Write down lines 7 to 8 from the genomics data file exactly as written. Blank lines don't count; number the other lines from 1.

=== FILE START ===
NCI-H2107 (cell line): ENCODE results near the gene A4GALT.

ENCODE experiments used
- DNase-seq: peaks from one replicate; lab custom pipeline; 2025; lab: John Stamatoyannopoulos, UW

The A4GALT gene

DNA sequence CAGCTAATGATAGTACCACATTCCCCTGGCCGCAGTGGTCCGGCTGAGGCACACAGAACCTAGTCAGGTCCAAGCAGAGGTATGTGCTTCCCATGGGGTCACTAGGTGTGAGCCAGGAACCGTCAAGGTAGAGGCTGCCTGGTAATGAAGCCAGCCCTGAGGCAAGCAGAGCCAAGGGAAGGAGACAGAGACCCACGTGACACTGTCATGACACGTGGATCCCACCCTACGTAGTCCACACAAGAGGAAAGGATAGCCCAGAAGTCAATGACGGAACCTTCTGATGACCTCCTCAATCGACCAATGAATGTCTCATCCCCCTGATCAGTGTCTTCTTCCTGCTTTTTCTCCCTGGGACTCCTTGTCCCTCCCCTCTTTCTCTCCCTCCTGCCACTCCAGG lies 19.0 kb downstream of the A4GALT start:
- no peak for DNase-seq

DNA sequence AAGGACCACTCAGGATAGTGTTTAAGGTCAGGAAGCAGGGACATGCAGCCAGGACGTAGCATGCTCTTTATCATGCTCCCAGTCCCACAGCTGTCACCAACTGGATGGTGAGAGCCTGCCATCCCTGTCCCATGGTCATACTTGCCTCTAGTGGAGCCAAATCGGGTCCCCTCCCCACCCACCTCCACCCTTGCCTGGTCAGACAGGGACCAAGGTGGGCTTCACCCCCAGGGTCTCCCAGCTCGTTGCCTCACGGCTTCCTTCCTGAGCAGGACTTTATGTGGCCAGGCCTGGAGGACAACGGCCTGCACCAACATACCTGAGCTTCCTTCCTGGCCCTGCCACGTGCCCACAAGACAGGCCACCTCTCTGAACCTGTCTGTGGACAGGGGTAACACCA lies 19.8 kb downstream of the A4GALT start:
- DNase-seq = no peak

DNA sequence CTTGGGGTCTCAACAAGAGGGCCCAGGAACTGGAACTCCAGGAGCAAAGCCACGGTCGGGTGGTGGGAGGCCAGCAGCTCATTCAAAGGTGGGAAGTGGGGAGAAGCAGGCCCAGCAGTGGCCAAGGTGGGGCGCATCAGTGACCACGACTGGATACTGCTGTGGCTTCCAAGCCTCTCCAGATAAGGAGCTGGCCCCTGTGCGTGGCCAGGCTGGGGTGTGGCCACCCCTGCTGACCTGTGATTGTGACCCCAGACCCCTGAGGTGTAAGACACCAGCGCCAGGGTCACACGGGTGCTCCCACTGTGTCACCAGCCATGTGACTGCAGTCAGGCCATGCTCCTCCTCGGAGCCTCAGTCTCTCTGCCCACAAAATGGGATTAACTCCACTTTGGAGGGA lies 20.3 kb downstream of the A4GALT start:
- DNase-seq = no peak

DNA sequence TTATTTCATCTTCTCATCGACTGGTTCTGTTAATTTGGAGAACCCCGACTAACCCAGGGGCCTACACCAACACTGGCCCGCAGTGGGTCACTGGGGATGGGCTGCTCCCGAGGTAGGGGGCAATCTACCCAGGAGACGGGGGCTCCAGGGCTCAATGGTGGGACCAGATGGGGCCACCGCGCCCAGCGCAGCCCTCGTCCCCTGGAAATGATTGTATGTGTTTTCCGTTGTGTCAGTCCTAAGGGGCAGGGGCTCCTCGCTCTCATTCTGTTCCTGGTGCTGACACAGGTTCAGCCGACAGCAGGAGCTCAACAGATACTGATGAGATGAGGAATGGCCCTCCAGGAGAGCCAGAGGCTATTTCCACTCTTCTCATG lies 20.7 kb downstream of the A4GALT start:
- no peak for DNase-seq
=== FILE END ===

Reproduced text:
DNA sequence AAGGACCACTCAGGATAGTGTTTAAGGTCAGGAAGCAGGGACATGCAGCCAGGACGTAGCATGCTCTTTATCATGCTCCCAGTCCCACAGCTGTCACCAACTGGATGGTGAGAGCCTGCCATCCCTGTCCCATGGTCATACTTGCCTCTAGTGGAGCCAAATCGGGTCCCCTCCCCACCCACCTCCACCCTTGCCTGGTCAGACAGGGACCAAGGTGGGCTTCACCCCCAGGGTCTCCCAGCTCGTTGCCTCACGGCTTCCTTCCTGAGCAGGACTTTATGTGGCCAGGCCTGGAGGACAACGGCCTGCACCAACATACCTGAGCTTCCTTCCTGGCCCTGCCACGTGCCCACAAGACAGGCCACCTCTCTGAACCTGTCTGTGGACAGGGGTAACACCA lies 19.8 kb downstream of the A4GALT start:
- DNase-seq = no peak